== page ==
Beautiful microorganism illustrations celebrated in new book
A new book celebrating the science illustrations of Ernst Haeckel has surpassed its funding target on Kickstarter. The book features numerous drawings of microorganisms by the German zoologist and naturalist who identified thousands of new species during his career.
Haeckel’s other contributions to science include coining the terms ecology, phylum, phylogeny and Protista; but he was also an accomplished artist, publishing more than 100 color illustrations of Earth’s fauna and flora in his collection Kunstformen der Natur (Art Forms of Nature).
Many of his illustrations were of organisms he had first described. Though Haeckel worked in sketches in watercolor, those illustrations chosen for Kunstformen der Natur were adapted for print by lithographer Adolf Giltsch.
As is evident from many of his illustrations, Haeckel was particularly interested in symmetry: a trait exemplified by his microorganism works in particularly.
His subjects include larger organisms, such as jellies, antelope, frogs, bats and hummingbirds. Conifers, ferns, mosses and lichens were among his illustrations of plants.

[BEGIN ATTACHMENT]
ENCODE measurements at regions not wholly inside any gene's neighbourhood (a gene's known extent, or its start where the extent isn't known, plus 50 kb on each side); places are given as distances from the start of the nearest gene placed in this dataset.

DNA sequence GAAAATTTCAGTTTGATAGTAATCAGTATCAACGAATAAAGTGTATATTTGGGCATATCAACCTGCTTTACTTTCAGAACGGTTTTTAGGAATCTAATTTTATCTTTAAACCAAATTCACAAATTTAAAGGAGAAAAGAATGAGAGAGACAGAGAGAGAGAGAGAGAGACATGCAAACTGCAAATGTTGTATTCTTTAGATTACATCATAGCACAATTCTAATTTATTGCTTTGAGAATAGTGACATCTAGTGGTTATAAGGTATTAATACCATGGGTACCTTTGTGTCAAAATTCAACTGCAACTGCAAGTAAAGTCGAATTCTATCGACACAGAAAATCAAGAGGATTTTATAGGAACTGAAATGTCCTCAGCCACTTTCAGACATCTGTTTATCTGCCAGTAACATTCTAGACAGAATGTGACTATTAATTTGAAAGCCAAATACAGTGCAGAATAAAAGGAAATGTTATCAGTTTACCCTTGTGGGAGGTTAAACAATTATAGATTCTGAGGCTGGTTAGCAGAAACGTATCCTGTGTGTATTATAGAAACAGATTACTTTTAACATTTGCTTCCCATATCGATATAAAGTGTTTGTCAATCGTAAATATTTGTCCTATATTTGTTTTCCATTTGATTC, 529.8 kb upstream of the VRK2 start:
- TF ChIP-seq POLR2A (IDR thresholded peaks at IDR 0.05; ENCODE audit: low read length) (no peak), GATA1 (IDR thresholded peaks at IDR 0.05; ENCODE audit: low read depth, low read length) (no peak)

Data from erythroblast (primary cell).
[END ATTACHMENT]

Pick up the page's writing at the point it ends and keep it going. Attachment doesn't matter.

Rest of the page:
Though he had a major impact on the worlds of art and science, not all of his work has stood the test of time. The theory of recapitulation he espoused hasn’t been deemed scientifically credible since the mid–20th century. This was the idea that the development of an animal embryo mirrors that of the evolution of the adult stages of the animal’s ancestors.
The new book is simply titled Haeckel. Its focus on microorganisms is in keeping with its minimal, coffee table-friendly design. As well as the illustrations, it includes accompanying written descriptions translated from German. These are presumably Haeckel’s writings, though this isn’t made explicit on Kickstarter.
A black hard cover version boasts a gold hot foil stamp. A softcover alternative is bound by a black linen strap. A large, wide-format Panorama Edition featuring 12 sheets is also in the works. Individual posters are also available, including those of larger organisms. There are a number of tote bags and travel mugs, too – presumably quick wins from the point of view of the sellers.
Do note that Haeckel’s work is now in the public domain, so should you wish to compile your own book or create your own poster instead, there’s absolutely nothing to stop you. A gallery of his prints is available on Wikipedia.
The project is the work of Tim Hippmann, who has form in creating books and other print works based on historical source material. Kickstarter rewards begin at €15 (US$17) for a digital copy of the hardcover book, increasing to €29 ($32) for a softcover physical copy and €45 ($50) for the hard cover.
Should all go to plan, books are due to be delivered in May. You can see the campaign video below.